Hi Tim,

When I use "while (rs.next()): all my records print to the console. That is 276 records printing out all at once. I want the printing and therefore the populating of fields to stop at one record. The 276 records is only a temporary database, the real one holds over 200,000 records.
 
Tim Holloway
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OK. Let's see if we can sort things out a bit.

For the confused, a "row" is a "record" in a database. SQL is conceptually a language for operating on tables (in the abstract) and tables have rows. The term "record" actually comes from the terminology we historically used for data items retrieved from a disk file.

So "row" is the proper term here, but if anyone wants to say "record", we'll understand the equivalence, I hope.

As I said, in a GUI, you can't just "print to the display". Swing is based on Model/View/Controller (MVC). One of the reasons why MVC is so popular is that it better supports an environment where windows can be moved on top of each other and moved around on the display. Since pixels have to be re-drawn when you do that, it's convenient to have a reservoir of information to do the re-drawing. The View defines what gets drawn in terms of graphic elements, the Model defines the actual data values that get rendered within those elements. The Controller updates the View when the Model data changes and conversely updates the Model when data is changed in a control in the View.

Normally, Views are made up of a tree of sub-Views, each of which may reference its own mini-model. And there are different types of Controller to handle the different types of sub-View. One for static text display, one for editable text, one for boolean data (checkboxes) and so forth. (sub)Views and (sub)Models are stateful. Controllers are usually stateless, so the same Controller can handle all static text displays in a View, for example. And as a final note, there doesn't have to be a 1-to-1 correspondence between Views and Models. My favorite example being where a spreadsheet and a chart share a Model so that changing sheet data changes the chart.

So, in short, to work properly in Swing, you click the "Read" button, The button fires an Action that reads one record, er, row. Note that you're going to have to have some sort of positional state because if you just open a Connection and read, the same row is going to be returned every time if ORDER BY is in effect. And Ganesha only knows which row you'll get without ORDER BY!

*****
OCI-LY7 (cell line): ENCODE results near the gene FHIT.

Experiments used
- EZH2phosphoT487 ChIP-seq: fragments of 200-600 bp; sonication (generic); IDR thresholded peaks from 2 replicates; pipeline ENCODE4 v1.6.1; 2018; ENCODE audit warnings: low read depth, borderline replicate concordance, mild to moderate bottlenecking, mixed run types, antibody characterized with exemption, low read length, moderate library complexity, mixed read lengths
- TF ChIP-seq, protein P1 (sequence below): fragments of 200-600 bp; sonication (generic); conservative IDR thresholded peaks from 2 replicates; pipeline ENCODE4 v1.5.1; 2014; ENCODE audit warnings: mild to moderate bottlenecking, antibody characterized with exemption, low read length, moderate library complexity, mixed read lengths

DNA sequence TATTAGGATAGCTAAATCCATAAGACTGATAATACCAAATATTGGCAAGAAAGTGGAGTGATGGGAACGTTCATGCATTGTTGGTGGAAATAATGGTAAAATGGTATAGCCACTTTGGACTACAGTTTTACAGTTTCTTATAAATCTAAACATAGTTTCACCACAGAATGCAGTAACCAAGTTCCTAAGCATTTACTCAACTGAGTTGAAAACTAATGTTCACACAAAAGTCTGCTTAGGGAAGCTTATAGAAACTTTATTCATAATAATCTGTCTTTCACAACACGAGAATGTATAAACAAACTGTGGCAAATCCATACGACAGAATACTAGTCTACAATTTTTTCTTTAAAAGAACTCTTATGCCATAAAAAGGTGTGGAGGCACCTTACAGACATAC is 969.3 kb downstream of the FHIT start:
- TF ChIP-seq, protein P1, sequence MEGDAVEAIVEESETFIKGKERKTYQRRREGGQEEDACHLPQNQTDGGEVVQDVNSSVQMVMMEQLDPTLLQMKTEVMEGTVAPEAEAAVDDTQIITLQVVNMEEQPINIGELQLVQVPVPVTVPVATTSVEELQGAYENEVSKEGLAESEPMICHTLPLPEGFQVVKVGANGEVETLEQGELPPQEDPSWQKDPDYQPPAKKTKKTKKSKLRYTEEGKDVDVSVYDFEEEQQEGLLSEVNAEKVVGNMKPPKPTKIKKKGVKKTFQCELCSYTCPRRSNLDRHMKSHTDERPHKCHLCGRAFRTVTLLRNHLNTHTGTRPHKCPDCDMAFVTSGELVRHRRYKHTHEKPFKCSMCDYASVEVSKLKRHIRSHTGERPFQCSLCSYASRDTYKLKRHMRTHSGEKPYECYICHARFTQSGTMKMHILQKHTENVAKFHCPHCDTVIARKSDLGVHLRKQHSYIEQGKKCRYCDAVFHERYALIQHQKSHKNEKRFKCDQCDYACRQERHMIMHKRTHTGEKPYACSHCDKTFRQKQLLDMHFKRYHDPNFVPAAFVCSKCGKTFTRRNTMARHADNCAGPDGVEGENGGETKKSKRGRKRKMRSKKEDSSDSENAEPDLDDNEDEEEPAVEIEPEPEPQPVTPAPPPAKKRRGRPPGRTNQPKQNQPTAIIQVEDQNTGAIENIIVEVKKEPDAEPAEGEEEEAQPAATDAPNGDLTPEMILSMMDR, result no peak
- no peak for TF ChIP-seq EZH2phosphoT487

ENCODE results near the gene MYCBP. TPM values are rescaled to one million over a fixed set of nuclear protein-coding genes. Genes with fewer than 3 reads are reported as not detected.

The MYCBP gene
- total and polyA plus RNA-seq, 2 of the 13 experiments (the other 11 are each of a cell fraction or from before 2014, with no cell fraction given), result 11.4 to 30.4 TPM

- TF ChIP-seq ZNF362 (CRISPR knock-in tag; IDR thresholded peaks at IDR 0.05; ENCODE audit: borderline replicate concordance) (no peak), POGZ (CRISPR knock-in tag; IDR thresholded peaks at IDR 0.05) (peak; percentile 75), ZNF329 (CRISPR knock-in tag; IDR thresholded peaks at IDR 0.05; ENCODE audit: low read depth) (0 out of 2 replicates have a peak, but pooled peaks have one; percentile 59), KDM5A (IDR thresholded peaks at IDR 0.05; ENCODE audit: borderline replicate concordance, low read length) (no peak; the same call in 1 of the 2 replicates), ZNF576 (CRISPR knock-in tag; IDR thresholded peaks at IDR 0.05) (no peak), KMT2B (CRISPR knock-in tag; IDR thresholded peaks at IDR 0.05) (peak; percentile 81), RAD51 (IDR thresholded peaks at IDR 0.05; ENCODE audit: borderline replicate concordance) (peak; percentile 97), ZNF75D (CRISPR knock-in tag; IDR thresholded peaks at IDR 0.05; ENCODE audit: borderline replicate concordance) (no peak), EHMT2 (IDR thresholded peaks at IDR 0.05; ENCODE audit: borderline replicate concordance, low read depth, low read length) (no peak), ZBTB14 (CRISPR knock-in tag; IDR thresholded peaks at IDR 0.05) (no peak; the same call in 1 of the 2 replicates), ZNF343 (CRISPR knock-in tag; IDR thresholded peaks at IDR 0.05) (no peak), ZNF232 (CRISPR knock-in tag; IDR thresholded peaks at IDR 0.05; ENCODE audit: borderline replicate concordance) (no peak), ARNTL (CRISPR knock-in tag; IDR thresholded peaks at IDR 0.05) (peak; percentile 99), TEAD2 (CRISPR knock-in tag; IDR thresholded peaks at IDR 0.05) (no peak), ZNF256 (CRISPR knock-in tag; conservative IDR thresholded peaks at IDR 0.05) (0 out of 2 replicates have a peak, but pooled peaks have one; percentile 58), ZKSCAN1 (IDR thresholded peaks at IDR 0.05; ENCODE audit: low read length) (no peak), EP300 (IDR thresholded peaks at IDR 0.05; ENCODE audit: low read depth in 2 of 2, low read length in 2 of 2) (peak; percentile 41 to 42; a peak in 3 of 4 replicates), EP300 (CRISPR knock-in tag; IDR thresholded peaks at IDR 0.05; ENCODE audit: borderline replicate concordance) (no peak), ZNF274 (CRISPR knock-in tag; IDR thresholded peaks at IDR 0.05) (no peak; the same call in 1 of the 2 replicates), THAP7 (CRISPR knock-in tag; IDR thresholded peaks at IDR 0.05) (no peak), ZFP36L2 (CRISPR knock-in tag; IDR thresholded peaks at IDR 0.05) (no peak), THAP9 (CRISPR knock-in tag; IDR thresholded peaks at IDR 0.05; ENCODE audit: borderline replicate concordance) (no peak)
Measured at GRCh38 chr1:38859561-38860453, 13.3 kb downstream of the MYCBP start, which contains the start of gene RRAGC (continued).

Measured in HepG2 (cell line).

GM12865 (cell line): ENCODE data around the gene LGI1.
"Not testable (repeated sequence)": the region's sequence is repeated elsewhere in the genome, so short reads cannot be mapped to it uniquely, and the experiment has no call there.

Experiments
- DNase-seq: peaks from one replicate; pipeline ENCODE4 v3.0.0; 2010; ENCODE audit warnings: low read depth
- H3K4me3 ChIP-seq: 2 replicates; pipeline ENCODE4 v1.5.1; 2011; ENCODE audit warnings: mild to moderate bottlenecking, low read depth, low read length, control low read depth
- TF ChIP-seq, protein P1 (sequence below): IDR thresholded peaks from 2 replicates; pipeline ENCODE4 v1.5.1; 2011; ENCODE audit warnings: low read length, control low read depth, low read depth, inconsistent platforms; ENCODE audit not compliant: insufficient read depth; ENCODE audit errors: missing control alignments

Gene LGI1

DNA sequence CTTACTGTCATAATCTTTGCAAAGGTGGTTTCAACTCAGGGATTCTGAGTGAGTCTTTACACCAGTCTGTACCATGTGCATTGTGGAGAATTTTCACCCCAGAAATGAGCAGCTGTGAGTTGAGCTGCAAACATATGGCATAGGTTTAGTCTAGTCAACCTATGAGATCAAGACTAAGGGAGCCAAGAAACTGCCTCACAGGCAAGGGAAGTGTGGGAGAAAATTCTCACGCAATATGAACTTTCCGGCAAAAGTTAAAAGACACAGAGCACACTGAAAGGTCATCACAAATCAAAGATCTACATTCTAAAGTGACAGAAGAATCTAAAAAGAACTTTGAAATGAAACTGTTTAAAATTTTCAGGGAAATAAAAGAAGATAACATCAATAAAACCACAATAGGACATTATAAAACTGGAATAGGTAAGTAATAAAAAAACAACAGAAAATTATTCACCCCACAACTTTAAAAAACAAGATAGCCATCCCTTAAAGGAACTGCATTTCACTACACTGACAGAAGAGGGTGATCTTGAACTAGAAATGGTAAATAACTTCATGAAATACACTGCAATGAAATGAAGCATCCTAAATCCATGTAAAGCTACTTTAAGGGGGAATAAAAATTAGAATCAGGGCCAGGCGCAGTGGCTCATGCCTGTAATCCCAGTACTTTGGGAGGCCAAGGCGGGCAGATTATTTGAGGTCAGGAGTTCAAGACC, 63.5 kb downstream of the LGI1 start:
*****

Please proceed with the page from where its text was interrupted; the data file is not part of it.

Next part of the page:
So now you've read in a row. You then need to populate a Model from that row. That may be actual a set of model items, for example strings associated with text display or edit controls. THEN you need to tell Swing to update the display! Again, you cannot just "write to the display". You set up the model and tell Swing. Swing does the actual display work on a thread of its own, not on your thread.
 
Paul Clapham
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Sean Torongeau wrote:When I use "while (rs.next()): all my records print to the console. That is 276 records printing out all at once. I want the printing and therefore the populating of fields to stop at one record. The 276 records is only a temporary database, the real one holds over 200,000 records.



Well, that's what's happening. You click Start and you see one record.

But that isn't what you said you wanted earlier. At least I don't think it was, my impression was that you wanted to see the records "one at a time". So it seems like you want to have some kind of gap between seeing Record 1 and Record 2, and so on. Is that right? If so, how should that gap work? Wait X seconds before showing the next record? Have the user click the Next button to see the next record?

Although... if you have hundreds of thousands of records, a design which shows them all to the user (whether all at once or one at a time) is basically impractical.
 
Sean Torongeau
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Paul Clapham wrote: